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Secession in the European Union

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Abstract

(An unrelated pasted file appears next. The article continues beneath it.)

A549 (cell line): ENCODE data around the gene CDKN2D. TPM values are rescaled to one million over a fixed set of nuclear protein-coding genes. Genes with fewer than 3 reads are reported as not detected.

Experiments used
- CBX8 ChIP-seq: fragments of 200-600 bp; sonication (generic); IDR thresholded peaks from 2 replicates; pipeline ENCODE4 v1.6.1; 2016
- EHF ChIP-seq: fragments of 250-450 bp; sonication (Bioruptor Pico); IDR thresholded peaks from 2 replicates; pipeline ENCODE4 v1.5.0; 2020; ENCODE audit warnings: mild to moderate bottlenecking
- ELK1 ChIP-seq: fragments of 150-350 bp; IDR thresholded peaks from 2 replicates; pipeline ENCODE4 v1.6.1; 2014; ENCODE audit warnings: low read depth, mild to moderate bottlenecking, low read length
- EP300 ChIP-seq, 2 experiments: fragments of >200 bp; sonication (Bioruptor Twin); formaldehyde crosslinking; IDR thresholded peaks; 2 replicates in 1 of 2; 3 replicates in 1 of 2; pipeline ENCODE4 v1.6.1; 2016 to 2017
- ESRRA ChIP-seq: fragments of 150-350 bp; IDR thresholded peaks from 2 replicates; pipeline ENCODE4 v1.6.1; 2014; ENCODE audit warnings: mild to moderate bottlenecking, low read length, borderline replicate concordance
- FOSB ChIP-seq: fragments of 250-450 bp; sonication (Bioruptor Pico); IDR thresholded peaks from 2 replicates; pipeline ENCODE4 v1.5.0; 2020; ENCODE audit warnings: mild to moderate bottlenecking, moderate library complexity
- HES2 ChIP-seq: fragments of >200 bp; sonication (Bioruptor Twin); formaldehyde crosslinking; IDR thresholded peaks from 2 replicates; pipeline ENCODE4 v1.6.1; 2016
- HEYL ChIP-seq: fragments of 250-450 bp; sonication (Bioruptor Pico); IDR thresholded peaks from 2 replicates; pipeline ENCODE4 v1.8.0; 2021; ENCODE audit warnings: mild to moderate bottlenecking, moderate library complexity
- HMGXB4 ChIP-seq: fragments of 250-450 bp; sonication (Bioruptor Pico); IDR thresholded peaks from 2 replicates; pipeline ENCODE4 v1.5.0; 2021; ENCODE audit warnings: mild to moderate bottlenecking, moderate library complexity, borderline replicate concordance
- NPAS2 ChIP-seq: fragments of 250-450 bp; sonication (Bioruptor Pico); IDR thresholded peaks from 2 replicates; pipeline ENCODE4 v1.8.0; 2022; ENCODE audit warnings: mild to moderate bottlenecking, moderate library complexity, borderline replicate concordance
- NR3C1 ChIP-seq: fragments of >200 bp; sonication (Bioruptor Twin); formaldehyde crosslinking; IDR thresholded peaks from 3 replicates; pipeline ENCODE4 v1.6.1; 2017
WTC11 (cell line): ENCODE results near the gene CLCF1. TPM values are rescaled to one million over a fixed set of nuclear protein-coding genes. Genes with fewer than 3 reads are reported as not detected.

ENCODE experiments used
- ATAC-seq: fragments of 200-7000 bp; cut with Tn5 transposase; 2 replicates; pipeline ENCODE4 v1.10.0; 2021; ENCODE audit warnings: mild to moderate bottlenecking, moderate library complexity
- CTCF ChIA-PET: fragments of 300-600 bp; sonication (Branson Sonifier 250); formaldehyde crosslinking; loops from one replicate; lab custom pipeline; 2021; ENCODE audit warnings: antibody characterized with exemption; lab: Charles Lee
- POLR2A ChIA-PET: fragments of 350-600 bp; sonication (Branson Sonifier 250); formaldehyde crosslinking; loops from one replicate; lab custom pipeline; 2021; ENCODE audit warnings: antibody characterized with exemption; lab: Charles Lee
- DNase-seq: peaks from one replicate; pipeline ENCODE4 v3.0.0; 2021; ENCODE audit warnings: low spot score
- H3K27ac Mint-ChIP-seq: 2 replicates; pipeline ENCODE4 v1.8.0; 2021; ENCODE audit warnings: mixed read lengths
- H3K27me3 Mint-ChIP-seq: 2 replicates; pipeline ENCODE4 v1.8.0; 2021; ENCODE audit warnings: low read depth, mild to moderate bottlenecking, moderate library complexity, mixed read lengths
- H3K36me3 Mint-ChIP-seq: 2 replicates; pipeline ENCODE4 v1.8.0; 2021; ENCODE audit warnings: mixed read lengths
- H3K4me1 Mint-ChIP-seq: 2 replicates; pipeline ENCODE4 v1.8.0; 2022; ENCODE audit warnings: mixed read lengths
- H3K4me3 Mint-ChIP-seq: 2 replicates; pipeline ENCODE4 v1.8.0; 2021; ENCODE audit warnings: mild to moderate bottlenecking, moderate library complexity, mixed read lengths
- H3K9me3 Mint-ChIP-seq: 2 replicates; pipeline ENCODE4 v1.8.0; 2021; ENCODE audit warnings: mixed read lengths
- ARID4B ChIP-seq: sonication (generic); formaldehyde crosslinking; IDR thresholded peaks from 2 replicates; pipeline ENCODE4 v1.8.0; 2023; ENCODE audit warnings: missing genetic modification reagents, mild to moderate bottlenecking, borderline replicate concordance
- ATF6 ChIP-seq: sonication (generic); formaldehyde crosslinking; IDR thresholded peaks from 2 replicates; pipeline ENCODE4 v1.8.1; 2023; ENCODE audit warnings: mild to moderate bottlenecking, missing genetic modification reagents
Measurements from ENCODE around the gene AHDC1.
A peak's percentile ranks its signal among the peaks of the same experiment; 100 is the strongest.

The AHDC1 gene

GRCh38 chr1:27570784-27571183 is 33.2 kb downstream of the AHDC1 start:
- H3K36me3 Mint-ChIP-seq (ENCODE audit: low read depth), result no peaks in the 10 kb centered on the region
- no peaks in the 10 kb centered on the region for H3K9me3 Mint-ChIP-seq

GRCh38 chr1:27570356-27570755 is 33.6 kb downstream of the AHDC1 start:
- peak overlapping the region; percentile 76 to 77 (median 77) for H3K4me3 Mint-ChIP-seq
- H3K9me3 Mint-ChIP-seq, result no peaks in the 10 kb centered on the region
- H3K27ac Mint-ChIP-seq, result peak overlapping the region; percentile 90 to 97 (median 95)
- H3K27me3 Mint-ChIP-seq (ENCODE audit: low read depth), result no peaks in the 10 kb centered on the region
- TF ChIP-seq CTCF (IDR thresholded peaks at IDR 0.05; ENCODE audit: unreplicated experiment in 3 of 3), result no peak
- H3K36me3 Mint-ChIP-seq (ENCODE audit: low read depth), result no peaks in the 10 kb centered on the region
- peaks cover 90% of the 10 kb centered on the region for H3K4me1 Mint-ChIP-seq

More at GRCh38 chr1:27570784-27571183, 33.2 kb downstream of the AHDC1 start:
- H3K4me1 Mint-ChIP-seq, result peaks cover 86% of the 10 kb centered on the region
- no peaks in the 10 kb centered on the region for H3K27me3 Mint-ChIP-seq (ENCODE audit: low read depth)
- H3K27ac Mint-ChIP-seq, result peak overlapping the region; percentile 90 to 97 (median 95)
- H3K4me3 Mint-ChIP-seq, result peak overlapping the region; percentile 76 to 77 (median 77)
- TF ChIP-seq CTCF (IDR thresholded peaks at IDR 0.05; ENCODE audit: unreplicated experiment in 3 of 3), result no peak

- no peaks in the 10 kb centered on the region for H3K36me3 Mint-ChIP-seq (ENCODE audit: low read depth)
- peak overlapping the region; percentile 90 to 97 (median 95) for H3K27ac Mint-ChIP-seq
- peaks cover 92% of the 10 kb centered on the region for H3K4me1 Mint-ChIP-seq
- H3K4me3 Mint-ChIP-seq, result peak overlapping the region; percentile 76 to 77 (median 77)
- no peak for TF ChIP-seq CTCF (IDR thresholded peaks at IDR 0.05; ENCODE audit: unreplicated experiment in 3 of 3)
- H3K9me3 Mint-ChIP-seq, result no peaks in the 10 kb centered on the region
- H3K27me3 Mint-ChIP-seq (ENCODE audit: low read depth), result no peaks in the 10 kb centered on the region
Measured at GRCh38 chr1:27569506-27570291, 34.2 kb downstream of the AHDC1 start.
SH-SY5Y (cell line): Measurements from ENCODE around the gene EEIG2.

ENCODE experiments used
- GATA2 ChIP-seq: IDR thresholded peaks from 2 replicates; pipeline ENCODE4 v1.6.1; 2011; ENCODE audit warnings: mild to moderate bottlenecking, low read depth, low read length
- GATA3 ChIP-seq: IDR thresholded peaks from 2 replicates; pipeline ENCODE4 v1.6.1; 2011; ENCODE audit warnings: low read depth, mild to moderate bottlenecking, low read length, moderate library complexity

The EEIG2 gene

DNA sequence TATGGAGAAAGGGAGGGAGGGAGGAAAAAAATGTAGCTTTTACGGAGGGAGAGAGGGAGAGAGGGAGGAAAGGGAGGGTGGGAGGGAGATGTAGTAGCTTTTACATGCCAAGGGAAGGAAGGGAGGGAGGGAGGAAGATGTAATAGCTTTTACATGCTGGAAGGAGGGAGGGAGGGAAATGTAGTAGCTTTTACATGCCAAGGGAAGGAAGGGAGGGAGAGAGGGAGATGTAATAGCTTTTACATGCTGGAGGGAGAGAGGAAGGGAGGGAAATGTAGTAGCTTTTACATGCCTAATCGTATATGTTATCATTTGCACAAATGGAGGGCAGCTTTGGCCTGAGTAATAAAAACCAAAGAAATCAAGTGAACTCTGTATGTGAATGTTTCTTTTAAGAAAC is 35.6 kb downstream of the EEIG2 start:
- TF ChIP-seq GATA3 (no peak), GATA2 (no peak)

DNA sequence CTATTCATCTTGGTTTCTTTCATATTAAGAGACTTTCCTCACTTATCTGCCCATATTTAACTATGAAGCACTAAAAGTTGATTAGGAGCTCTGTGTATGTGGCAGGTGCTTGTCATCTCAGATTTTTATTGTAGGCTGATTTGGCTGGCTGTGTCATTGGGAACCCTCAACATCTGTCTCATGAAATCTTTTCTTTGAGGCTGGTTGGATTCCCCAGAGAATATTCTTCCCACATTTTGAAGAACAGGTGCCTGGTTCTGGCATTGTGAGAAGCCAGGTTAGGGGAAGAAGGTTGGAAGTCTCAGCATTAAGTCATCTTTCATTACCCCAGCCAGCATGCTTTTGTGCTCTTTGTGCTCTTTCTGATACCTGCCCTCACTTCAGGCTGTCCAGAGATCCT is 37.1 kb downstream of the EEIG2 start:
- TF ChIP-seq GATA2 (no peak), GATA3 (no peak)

This paper argues the case for the right of secession in Western democracies. I suggest that the winners gain more than the losers may lose. Indeed, the external effects of secession may well be positive. However, the political economy of secession is highly problematic. Ideally, the rules for secession should be set at the international level but international organisations have a vested interest in preventing secession. It is easier to establish the right of secession at the national level. The opinion of the European Union institutions that Catalonia and Scotland, after seceding, would have to reapply for EU membership has no basis in the European treaties. Nor has this question been settled in any UN agreement or Vienna Convention. There are merely practices, and they vary among international institutions. The paper concludes with suggestions on how secessions from EU member states and withdrawals of member states from the EU might be implemented.

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